[I]n an industry driven by invention and ingenuity, we don’t often examine our roots. Specialty coffee remains relatively young, and it’s easy to focus on the palpable present and exciting future of third-wave culture, rather than the era that preceded its explosive debut. While dynamic coffee craft reigns in New York City, less than two decades ago baristas primarily wore green aprons, batch-brewing set the standard, and the flat white had yet to make its regional debut.
It was into this sparse market, populated by deli coffee and national chains, that Ninth Street Espresso presented its original Alphabet City shop, an out-of-the-way storefront offering carefully prepared espresso, single-origin beans, bagels and bialys, and a chance to watch a mythic Faema E61 in action. Food and drink writers lauded the shop’s progressive approach to coffee, and coffee lovers made pilgrimages from Connecticut, Vermont, New Jersey, and Pennsylvania. But the concept of an independent café focused on coffee’s culinary mystique was new for many, and owner Ken Nye—who entered the coffee realm after years tending bar—recalls that despite positive reception, the shop’s success was slow to form. “The first couple of years were really difficult,” he says. “It was painful to get people in mass to be receptive to our approach.”
The approach Nye refers to—characterized by a dedication to purity and coffee fundamentals—has defined the Ninth Street name for thirteen years. It has drawn industry criticism, negative press, and riled coffee drinkers enough to lose their cool in Nye’s shops. His refusal to serve half-decaf, for example, his distaste for syrups, and his strict policies concerning to-go espresso have all contributed to the reputation of a no-nonsense entity driven by unwavering coffee ideals.
Nye takes the good with the bad. His staunch approach to coffee has also contributed to Ninth Street’s reputation for quality and consistency. The company, which began roasting all its own beans last summer via Brooklyn’s Pulley Collective, has slowly grown into one of the city’s most respected café brands, recognizable by its “floating cup and flag” logo. Ninth Street’s shops are characterized by comfortable, modern design that intones a laser-like focus on coffee. “There is little confusion about what we are there to do,” Nye says. “Form follows function.”
In 2005, when Ninth Street first pared down its menu by doing away with larger sizes, many shook their heads, and the café lost long-time customers. “Customers literally looked me in the face and said, ‘That’s it,’” Nye says calmly. “And having to dance your way out of an argument every ten minutes is hard. But I love that we did it.” Forward-thinking industry members applauded Nye’s chutzpah, and today, the same menu style is the norm in third-wave shops across the city, and around the world.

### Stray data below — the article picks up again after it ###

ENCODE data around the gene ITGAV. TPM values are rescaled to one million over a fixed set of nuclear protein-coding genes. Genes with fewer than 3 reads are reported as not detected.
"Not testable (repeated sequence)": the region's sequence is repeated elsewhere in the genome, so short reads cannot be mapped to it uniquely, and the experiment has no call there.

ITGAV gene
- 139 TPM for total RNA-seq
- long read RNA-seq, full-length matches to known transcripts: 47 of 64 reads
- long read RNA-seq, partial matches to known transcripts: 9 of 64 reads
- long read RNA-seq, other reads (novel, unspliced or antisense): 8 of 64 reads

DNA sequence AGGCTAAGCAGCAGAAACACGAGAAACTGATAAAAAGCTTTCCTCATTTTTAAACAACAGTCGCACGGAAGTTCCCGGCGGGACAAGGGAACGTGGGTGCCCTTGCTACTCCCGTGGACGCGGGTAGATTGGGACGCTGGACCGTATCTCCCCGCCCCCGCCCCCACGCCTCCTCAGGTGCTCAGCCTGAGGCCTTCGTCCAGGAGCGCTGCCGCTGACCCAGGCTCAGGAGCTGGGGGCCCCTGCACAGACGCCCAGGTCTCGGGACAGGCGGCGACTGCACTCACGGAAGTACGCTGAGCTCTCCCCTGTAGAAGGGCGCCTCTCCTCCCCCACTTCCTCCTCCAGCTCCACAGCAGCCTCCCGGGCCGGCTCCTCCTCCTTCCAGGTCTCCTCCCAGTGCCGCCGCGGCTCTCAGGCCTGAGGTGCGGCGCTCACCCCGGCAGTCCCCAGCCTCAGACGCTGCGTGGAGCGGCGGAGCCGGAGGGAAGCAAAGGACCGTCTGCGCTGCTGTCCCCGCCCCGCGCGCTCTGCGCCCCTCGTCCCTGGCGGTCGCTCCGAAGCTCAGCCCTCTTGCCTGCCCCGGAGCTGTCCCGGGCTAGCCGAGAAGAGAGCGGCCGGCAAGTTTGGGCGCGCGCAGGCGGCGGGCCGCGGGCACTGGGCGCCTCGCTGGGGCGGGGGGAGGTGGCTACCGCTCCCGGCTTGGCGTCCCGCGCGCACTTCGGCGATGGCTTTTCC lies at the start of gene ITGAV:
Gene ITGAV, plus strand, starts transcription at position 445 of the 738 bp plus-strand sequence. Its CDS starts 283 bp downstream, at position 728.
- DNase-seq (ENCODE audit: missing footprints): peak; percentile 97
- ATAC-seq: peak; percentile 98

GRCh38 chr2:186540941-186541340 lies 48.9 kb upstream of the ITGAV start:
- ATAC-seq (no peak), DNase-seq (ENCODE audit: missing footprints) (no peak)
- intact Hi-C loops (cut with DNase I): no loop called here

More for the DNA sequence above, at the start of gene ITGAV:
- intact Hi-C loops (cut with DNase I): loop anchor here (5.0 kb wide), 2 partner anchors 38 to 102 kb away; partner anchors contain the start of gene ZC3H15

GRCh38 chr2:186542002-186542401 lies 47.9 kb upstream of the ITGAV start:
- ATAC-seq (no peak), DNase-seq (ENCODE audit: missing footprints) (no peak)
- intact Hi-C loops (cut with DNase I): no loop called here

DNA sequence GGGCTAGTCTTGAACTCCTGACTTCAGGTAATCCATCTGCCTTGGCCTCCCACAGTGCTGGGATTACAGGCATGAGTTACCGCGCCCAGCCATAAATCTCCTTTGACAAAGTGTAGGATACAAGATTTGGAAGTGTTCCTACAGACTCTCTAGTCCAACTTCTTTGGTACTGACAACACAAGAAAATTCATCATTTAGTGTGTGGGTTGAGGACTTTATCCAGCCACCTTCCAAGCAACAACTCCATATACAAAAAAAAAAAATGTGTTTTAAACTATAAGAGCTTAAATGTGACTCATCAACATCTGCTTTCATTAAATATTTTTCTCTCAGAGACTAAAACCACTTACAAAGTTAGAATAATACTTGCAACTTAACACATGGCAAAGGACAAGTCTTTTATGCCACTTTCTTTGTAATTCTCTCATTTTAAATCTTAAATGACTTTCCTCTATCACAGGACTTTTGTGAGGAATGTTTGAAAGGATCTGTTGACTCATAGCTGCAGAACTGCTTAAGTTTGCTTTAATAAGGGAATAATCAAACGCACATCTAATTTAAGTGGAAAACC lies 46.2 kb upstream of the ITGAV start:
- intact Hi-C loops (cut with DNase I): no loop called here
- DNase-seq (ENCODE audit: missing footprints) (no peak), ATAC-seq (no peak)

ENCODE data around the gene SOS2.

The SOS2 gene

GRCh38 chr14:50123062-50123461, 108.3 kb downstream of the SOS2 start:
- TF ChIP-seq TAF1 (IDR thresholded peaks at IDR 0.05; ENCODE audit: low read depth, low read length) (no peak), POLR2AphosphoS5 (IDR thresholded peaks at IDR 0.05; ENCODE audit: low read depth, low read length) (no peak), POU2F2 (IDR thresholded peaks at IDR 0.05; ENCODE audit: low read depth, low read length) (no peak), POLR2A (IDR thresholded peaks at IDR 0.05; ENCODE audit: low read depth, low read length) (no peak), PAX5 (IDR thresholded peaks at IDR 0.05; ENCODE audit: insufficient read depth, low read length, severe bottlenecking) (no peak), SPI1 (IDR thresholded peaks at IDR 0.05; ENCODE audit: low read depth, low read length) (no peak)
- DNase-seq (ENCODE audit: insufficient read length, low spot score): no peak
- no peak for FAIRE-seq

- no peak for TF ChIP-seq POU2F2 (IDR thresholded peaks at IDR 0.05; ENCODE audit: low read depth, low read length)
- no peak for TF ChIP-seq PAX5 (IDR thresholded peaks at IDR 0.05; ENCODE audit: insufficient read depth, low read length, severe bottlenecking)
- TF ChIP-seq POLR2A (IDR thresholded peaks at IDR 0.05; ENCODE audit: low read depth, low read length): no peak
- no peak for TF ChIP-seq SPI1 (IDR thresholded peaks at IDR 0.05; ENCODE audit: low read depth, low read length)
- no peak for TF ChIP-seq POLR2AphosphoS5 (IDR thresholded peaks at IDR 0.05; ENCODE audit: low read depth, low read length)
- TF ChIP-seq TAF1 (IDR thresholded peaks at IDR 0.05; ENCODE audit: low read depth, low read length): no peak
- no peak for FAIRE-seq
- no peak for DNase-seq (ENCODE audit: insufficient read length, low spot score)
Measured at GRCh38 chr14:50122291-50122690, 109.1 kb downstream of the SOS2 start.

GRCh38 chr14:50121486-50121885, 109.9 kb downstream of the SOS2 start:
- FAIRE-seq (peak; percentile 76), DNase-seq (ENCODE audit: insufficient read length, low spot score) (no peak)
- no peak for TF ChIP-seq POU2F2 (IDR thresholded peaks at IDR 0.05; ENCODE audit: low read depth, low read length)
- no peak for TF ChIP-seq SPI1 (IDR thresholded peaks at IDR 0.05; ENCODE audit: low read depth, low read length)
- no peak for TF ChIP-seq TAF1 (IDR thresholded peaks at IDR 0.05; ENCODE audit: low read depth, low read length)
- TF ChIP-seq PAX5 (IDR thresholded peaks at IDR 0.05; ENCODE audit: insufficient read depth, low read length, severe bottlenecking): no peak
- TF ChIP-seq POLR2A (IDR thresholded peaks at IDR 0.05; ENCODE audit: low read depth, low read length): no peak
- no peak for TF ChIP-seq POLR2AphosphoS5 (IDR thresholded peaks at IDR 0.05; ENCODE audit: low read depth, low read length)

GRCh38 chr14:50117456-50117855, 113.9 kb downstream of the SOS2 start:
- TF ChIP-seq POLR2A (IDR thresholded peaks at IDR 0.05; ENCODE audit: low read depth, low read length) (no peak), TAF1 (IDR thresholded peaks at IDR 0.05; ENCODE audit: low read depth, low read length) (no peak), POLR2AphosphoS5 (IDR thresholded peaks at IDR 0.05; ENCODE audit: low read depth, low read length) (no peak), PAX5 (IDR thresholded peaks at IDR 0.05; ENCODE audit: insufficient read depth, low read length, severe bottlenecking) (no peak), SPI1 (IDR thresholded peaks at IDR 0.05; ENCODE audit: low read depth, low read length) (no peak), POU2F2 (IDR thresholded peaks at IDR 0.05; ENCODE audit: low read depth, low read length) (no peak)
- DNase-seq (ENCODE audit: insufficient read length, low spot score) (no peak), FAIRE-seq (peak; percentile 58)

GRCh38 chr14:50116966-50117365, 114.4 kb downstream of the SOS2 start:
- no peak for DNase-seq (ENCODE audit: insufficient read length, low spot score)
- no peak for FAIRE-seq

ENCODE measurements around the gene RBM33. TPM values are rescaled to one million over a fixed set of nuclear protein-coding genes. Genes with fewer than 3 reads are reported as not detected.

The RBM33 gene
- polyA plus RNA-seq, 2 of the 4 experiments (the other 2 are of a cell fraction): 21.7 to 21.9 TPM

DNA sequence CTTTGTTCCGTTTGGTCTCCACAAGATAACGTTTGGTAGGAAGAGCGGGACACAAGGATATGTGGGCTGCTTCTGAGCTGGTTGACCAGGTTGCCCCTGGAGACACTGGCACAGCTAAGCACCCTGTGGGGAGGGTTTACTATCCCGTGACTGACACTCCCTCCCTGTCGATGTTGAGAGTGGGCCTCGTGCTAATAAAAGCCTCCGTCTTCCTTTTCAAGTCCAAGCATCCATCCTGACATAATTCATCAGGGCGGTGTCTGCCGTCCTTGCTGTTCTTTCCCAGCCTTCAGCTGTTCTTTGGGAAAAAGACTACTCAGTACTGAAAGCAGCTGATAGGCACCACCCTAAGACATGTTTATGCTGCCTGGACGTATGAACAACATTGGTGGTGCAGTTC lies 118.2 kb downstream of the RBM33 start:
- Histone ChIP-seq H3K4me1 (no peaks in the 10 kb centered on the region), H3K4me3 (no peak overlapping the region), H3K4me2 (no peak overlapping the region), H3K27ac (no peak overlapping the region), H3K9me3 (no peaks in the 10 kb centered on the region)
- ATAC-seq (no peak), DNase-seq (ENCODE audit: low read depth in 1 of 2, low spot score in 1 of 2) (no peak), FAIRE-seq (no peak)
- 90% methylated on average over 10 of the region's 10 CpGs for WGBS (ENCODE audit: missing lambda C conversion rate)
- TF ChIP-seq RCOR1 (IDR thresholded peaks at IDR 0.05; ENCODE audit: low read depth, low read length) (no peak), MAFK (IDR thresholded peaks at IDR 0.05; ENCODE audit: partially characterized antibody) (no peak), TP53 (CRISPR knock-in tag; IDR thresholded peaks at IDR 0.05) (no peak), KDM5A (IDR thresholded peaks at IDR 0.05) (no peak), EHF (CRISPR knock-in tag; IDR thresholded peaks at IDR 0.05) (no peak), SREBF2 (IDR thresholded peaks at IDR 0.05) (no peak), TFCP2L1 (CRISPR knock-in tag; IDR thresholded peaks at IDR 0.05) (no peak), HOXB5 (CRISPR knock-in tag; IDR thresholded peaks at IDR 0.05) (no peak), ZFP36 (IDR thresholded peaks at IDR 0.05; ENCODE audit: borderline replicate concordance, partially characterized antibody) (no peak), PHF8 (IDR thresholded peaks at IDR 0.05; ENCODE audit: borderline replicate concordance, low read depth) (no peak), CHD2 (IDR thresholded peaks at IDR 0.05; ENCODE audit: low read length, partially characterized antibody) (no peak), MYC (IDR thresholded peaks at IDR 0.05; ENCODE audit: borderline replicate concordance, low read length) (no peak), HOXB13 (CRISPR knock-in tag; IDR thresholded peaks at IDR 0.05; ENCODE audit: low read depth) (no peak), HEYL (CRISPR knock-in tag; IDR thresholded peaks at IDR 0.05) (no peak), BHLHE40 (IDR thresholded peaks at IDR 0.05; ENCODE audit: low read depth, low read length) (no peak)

“Ninth Street set a lot of trends,” says Bob Peyton, who was general manger from 2005 to 2007, oversaw the company’s expansion from one shop to four, and later took his expertise to Stumptown Coffee Roasters in Portland. “It was the punk rock child and still is to this day.” Peyton chocks up Ninth Street’s success to Nye’s “infatuation with good product” and the company’s rogue business model, consistently unafraid to go against the grain.
In 2012, Ninth Street made further menu eliminations, and not without incurring the frustrations of some customers. On that menu, which stands today, drinks were simplified into four categories: coffee, iced coffee, espresso, and espresso with milk. No pour-overs, nothing steampunk, nothing sugary sweet. Words like cappuccino, macchiato, and latte are implicit. And customers still flock to Ninth Street’s espresso bars to enjoy what the shop does best: no-frills espresso and quality brewed coffee.
Despite Ninth Street’s success and Nye’s notoriously strict attitude towards coffee preparation, Nye speaks humbly about the company’s respected niche. A native New Yorker, he draws inspiration from the city’s legacy eateries, mom-and-pop dynasties built through hard work and generational torch-passing. He attributes Ninth Street’s steady growth to his own passion for coffee, and his refusal to sell off the brand (despite receiving numerous offers). Nye makes a point of visiting each location every day to ensure things are dialed in. While he occasionally roasts, and has a hand in all aspects of the business, he says quality control will always remain his biggest concern. “The day I can’t do that,” he says, “is the day I quit the business.”
—Regan Crisp is Fresh Cup’s associate editor. Photos courtesy Ninth Street Espresso.